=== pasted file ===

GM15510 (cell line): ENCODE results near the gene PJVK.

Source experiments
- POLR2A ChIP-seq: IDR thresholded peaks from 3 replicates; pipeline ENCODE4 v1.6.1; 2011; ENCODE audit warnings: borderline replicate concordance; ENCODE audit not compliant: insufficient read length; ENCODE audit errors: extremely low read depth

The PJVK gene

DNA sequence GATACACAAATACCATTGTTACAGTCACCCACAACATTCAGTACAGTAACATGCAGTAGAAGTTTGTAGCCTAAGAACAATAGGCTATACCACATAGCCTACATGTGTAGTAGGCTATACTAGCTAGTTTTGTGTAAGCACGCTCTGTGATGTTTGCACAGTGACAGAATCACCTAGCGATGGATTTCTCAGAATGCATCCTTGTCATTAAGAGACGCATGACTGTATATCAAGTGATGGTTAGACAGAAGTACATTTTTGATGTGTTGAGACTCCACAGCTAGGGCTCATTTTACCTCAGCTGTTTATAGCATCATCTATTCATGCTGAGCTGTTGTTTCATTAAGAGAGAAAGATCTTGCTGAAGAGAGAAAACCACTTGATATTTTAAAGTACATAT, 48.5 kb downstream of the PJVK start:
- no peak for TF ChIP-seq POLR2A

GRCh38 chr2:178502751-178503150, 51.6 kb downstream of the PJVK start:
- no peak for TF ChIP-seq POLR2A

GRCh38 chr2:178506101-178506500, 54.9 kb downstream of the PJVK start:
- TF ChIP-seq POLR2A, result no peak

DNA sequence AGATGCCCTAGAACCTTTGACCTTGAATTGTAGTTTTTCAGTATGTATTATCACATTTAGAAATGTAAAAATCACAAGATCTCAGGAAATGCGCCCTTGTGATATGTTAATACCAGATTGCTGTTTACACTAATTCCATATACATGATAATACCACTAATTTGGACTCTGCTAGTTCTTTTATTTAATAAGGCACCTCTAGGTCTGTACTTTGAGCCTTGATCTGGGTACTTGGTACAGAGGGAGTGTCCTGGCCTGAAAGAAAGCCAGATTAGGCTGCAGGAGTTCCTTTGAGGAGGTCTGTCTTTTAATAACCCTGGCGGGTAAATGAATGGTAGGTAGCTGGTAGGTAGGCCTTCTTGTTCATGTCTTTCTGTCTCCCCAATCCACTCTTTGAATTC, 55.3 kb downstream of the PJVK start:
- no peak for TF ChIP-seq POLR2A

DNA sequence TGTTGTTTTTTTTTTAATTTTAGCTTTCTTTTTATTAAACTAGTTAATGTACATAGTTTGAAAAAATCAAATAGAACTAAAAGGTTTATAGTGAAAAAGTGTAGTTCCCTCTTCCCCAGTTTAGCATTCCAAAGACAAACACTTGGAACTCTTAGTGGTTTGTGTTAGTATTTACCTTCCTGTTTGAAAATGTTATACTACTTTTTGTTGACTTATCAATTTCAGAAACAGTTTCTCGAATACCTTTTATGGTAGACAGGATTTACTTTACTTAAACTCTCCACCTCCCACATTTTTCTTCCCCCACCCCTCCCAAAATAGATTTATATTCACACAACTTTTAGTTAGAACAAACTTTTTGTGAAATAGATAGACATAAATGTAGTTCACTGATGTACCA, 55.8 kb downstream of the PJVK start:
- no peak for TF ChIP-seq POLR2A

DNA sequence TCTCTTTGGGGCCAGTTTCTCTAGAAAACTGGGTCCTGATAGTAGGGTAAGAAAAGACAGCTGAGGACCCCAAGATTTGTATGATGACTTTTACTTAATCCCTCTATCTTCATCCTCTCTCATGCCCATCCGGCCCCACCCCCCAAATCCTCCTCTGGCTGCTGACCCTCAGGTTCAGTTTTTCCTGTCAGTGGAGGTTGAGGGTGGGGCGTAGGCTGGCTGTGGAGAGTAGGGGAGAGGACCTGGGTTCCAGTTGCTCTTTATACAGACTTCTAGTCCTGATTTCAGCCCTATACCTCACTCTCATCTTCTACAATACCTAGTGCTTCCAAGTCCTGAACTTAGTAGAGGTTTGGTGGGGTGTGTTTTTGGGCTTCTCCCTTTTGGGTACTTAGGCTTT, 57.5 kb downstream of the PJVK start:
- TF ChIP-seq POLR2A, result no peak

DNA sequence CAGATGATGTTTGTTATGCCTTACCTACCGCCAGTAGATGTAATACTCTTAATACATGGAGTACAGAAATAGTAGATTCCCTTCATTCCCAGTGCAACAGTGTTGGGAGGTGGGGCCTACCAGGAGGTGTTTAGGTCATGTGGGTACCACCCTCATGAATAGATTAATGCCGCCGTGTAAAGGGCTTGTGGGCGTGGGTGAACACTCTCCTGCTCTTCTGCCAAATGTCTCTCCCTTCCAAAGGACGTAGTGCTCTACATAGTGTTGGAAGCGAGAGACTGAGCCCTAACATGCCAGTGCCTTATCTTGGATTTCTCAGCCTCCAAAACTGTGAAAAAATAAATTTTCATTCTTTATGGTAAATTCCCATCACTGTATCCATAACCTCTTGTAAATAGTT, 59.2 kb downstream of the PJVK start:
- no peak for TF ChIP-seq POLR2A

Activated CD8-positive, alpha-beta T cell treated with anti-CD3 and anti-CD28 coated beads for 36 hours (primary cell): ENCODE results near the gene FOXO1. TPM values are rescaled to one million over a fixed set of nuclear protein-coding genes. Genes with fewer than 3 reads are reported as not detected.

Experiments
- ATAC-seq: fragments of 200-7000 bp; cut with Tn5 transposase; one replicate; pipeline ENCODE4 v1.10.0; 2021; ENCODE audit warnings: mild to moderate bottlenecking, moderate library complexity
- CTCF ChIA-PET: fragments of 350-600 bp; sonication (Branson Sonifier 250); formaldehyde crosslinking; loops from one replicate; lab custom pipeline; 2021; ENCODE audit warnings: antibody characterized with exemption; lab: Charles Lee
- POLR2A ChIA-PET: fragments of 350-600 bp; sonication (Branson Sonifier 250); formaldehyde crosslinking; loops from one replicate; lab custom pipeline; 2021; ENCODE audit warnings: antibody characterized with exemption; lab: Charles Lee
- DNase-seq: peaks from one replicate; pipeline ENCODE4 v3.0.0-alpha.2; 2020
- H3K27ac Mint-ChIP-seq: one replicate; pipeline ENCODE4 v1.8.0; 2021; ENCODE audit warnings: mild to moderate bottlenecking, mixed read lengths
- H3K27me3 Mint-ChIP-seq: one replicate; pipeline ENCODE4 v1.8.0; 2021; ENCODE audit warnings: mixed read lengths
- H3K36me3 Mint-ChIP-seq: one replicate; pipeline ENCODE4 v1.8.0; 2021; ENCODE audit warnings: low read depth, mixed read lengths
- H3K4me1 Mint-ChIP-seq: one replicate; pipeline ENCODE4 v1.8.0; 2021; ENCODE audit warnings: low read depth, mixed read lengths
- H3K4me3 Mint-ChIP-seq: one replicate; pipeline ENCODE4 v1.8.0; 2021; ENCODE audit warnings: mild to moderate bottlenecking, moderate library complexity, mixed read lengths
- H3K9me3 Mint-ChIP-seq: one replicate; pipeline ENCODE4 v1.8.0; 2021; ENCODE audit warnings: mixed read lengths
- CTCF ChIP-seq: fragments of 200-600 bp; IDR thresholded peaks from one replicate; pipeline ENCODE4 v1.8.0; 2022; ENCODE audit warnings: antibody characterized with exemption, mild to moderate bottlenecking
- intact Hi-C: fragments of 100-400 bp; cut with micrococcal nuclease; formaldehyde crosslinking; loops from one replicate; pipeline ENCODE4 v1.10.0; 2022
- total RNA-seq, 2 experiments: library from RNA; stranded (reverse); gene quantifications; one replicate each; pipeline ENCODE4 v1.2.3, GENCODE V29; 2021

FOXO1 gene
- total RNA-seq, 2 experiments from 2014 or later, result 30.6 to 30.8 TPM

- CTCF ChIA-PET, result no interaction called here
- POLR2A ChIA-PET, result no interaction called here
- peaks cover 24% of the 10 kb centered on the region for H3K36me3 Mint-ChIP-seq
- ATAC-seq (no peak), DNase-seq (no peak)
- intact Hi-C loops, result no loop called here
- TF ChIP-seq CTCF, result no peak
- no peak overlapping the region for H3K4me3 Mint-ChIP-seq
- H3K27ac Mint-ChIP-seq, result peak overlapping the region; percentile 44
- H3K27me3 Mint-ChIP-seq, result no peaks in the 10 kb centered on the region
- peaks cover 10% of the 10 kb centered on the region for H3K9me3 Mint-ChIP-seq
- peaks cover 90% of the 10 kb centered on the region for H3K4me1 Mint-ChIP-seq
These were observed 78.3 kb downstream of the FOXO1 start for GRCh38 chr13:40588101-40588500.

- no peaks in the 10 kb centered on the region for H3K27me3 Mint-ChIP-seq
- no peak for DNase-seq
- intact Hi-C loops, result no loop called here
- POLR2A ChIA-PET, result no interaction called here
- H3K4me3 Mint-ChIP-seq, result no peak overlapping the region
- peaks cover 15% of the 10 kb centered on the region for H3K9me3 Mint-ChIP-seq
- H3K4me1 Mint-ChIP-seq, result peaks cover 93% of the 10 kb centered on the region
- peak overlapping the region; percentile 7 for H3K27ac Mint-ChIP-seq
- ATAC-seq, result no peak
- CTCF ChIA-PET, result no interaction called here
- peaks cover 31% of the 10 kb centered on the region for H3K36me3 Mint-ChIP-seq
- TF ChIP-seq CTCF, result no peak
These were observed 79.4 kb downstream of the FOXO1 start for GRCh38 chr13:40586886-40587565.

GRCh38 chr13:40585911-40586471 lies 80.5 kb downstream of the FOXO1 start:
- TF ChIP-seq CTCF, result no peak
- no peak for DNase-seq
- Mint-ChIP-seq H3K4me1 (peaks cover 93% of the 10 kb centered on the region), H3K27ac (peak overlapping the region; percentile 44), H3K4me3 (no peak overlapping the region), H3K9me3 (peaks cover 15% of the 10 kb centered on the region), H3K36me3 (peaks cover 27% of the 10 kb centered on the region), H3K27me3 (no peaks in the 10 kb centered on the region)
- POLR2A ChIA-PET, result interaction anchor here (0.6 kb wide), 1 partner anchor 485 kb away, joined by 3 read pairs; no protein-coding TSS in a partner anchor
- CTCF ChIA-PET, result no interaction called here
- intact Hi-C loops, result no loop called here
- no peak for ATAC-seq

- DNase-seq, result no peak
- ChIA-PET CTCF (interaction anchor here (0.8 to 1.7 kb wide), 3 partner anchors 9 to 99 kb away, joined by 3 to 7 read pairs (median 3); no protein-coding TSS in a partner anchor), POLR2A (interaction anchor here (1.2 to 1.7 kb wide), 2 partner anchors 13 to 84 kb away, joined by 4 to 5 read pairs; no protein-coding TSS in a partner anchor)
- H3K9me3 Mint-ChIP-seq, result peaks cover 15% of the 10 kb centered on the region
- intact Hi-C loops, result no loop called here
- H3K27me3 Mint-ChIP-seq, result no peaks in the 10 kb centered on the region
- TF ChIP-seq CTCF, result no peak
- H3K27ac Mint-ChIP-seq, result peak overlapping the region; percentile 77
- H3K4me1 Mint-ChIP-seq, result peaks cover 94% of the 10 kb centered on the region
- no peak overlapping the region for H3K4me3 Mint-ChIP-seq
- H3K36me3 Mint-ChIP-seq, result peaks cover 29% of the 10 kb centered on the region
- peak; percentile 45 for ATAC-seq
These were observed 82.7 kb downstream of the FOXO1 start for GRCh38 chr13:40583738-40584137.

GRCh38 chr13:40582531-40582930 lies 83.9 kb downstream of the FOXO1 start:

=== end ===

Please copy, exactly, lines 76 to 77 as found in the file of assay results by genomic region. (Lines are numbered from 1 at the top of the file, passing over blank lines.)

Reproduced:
- H3K4me1 Mint-ChIP-seq, result peaks cover 94% of the 10 kb centered on the region
- no peak overlapping the region for H3K4me3 Mint-ChIP-seq